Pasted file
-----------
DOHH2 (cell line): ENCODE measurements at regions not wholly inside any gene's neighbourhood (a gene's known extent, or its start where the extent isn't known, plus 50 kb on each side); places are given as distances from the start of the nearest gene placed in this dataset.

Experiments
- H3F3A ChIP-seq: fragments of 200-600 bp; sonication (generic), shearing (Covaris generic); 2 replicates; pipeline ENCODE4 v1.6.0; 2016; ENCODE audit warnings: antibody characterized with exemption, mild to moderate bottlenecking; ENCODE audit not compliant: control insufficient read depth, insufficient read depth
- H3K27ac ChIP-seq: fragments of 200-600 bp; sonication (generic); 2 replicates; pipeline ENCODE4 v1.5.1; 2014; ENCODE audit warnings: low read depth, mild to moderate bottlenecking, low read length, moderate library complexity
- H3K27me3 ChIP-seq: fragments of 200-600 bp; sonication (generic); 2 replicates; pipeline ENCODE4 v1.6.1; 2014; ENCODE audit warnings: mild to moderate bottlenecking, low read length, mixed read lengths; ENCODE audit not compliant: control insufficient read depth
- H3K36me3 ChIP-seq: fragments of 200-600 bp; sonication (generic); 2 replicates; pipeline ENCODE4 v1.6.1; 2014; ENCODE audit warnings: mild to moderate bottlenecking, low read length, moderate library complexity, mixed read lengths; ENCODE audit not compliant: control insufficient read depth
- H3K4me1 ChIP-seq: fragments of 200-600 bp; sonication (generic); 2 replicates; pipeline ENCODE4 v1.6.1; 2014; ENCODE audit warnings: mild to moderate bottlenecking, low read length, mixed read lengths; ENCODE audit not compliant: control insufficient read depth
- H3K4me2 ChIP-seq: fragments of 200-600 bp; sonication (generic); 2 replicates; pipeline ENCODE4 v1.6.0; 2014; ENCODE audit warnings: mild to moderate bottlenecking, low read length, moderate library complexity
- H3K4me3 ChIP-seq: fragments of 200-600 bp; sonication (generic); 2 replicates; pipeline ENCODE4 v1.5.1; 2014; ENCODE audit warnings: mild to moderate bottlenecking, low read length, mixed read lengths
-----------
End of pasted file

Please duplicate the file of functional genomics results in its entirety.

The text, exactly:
DOHH2 (cell line): ENCODE measurements at regions not wholly inside any gene's neighbourhood (a gene's known extent, or its start where the extent isn't known, plus 50 kb on each side); places are given as distances from the start of the nearest gene placed in this dataset.

Experiments
- H3F3A ChIP-seq: fragments of 200-600 bp; sonication (generic), shearing (Covaris generic); 2 replicates; pipeline ENCODE4 v1.6.0; 2016; ENCODE audit warnings: antibody characterized with exemption, mild to moderate bottlenecking; ENCODE audit not compliant: control insufficient read depth, insufficient read depth
- H3K27ac ChIP-seq: fragments of 200-600 bp; sonication (generic); 2 replicates; pipeline ENCODE4 v1.5.1; 2014; ENCODE audit warnings: low read depth, mild to moderate bottlenecking, low read length, moderate library complexity
- H3K27me3 ChIP-seq: fragments of 200-600 bp; sonication (generic); 2 replicates; pipeline ENCODE4 v1.6.1; 2014; ENCODE audit warnings: mild to moderate bottlenecking, low read length, mixed read lengths; ENCODE audit not compliant: control insufficient read depth
- H3K36me3 ChIP-seq: fragments of 200-600 bp; sonication (generic); 2 replicates; pipeline ENCODE4 v1.6.1; 2014; ENCODE audit warnings: mild to moderate bottlenecking, low read length, moderate library complexity, mixed read lengths; ENCODE audit not compliant: control insufficient read depth
- H3K4me1 ChIP-seq: fragments of 200-600 bp; sonication (generic); 2 replicates; pipeline ENCODE4 v1.6.1; 2014; ENCODE audit warnings: mild to moderate bottlenecking, low read length, mixed read lengths; ENCODE audit not compliant: control insufficient read depth
- H3K4me2 ChIP-seq: fragments of 200-600 bp; sonication (generic); 2 replicates; pipeline ENCODE4 v1.6.0; 2014; ENCODE audit warnings: mild to moderate bottlenecking, low read length, moderate library complexity
- H3K4me3 ChIP-seq: fragments of 200-600 bp; sonication (generic); 2 replicates; pipeline ENCODE4 v1.5.1; 2014; ENCODE audit warnings: mild to moderate bottlenecking, low read length, mixed read lengths